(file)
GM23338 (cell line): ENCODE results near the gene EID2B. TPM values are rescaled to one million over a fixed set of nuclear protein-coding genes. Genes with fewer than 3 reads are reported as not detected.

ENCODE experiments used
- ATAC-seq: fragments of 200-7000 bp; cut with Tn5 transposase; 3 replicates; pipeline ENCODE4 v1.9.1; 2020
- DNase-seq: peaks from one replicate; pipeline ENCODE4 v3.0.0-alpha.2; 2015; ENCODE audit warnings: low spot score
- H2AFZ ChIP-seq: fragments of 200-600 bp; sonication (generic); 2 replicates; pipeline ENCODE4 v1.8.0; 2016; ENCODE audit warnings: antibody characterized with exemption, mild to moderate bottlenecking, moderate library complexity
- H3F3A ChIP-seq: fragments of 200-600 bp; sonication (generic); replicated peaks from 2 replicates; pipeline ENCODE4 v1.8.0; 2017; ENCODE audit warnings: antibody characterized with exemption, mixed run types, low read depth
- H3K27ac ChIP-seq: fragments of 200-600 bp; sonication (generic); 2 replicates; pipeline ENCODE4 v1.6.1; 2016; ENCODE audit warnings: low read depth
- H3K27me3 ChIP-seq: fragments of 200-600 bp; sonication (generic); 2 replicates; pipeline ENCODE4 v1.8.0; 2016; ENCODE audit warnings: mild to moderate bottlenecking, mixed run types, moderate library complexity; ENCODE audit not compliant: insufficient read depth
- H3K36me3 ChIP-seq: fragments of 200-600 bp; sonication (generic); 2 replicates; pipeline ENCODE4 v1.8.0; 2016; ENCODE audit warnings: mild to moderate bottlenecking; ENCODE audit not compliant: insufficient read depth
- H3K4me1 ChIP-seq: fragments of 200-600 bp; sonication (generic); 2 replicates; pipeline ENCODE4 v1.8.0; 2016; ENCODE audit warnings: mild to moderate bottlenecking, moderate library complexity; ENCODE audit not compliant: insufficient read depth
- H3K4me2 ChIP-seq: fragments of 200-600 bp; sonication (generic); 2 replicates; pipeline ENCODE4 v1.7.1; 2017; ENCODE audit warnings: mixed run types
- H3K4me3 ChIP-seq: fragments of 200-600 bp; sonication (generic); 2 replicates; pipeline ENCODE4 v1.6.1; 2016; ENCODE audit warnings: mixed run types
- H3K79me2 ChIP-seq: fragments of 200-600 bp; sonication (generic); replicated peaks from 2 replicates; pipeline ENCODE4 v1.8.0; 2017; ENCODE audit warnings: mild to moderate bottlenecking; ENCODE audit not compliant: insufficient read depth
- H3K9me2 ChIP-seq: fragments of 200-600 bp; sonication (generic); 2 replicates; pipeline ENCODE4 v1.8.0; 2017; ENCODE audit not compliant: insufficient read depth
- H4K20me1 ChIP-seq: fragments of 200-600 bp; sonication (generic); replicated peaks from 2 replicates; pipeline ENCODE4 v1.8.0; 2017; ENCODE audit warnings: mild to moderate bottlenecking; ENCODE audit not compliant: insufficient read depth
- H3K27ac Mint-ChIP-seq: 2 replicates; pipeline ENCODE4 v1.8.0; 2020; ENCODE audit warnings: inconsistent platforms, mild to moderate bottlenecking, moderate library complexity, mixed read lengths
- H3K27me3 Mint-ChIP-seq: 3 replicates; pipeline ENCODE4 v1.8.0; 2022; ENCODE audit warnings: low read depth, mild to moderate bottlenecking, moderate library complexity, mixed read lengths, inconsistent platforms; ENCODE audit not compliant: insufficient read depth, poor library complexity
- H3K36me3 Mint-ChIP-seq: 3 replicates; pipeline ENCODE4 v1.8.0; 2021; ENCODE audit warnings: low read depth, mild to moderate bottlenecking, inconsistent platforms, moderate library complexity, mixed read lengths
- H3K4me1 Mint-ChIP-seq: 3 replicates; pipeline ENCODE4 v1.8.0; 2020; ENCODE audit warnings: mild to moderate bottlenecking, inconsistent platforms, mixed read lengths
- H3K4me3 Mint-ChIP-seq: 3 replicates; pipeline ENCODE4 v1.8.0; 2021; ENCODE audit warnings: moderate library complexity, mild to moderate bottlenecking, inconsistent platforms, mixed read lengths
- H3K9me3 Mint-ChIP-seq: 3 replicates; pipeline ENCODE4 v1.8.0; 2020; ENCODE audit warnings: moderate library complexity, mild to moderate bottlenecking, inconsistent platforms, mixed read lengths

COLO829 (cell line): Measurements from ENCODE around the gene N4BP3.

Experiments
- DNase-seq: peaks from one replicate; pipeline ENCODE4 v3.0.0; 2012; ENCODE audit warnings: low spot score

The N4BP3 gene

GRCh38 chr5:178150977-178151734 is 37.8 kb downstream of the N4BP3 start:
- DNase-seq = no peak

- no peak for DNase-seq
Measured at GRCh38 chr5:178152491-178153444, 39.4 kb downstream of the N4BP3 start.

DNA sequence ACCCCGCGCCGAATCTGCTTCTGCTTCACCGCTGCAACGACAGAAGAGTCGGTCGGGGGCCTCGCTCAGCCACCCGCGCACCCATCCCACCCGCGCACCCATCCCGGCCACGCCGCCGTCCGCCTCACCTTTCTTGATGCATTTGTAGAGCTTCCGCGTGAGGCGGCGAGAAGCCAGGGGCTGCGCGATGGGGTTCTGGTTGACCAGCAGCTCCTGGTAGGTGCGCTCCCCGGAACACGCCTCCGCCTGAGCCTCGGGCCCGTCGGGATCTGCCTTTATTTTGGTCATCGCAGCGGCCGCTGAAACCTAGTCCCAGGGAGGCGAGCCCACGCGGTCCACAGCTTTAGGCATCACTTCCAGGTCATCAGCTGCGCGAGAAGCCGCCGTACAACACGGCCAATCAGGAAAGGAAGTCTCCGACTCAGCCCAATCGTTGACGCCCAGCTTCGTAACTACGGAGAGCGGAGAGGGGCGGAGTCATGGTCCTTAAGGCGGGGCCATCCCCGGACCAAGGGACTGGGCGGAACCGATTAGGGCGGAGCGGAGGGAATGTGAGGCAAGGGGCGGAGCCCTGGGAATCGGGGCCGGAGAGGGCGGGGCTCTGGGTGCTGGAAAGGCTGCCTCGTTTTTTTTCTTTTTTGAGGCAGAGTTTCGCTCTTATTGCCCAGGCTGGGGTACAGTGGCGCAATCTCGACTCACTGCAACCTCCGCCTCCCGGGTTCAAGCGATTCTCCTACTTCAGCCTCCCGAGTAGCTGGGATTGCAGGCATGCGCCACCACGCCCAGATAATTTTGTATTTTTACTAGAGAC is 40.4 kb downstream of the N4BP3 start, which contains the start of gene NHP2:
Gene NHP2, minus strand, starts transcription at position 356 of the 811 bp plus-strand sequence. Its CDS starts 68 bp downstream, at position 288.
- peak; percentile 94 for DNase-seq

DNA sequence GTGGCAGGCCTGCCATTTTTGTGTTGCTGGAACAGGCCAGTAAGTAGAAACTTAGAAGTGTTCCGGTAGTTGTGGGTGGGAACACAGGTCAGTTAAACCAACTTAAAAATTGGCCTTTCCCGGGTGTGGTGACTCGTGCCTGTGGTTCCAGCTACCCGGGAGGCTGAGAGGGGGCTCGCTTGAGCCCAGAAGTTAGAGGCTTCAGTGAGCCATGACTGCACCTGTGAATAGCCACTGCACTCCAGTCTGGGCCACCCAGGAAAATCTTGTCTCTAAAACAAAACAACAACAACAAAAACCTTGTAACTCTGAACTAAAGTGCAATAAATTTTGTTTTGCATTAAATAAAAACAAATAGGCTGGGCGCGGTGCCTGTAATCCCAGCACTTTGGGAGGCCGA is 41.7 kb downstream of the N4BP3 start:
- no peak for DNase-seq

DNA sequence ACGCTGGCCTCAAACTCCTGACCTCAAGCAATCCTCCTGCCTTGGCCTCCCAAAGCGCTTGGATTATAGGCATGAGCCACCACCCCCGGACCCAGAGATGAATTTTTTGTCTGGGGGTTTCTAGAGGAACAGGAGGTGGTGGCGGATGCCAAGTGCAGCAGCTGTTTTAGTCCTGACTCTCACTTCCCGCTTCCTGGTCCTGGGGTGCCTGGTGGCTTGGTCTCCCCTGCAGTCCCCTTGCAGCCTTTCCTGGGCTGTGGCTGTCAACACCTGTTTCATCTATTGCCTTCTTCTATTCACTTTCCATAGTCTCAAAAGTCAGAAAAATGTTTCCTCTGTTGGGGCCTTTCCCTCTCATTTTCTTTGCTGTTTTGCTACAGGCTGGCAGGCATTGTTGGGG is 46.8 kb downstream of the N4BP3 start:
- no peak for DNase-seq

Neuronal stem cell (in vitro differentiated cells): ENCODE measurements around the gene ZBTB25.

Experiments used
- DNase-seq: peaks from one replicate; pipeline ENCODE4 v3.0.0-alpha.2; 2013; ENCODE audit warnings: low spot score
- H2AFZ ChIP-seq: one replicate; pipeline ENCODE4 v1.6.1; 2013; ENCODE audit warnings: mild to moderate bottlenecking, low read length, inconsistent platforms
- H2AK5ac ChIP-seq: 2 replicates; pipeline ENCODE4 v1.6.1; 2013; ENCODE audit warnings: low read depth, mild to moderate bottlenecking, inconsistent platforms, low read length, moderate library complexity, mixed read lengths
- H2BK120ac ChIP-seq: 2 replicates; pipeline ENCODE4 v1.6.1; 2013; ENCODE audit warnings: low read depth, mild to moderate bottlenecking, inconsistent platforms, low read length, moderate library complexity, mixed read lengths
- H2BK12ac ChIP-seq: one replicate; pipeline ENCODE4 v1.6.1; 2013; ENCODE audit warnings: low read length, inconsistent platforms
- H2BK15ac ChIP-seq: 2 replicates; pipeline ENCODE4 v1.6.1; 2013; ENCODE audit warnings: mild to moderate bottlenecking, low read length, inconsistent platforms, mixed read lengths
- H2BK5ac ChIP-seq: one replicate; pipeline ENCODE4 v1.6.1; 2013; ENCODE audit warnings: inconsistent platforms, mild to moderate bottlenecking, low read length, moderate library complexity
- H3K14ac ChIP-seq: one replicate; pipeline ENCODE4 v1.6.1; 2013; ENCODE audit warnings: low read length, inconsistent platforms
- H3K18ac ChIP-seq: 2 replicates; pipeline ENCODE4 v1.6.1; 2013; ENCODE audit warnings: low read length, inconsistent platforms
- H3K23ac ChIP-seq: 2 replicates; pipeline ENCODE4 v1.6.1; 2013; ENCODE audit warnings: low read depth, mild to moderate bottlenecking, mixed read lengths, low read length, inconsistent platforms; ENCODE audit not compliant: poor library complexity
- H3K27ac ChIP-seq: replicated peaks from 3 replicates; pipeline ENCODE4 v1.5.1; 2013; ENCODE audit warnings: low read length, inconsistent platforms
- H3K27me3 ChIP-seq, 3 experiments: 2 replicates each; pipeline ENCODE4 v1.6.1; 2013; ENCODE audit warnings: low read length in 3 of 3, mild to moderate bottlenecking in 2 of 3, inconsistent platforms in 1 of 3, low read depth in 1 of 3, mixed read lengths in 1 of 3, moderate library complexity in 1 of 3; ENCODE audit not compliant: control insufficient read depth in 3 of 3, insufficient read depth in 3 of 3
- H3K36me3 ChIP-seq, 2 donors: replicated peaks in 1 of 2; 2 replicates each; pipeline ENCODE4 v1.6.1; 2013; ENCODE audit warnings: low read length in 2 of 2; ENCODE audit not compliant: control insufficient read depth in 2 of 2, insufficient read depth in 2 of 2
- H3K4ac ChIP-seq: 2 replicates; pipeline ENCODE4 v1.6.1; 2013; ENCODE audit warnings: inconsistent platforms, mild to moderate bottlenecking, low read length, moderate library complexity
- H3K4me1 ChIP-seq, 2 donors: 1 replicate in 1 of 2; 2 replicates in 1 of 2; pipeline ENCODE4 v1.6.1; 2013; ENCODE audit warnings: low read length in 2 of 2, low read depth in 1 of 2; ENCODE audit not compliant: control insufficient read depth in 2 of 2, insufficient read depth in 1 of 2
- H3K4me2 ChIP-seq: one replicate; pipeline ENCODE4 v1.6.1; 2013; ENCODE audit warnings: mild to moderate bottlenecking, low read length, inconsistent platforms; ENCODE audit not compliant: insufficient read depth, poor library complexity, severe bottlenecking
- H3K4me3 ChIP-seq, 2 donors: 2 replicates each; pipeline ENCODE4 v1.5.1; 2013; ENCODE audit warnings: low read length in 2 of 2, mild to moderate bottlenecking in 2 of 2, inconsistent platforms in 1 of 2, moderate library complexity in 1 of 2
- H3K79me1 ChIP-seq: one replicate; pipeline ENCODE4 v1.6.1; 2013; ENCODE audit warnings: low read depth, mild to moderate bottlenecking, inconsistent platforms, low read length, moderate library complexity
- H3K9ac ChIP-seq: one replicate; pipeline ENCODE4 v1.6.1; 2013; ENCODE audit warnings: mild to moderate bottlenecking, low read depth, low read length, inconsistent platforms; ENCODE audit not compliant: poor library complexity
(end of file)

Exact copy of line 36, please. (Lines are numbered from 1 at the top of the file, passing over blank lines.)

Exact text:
- no peak for DNase-seq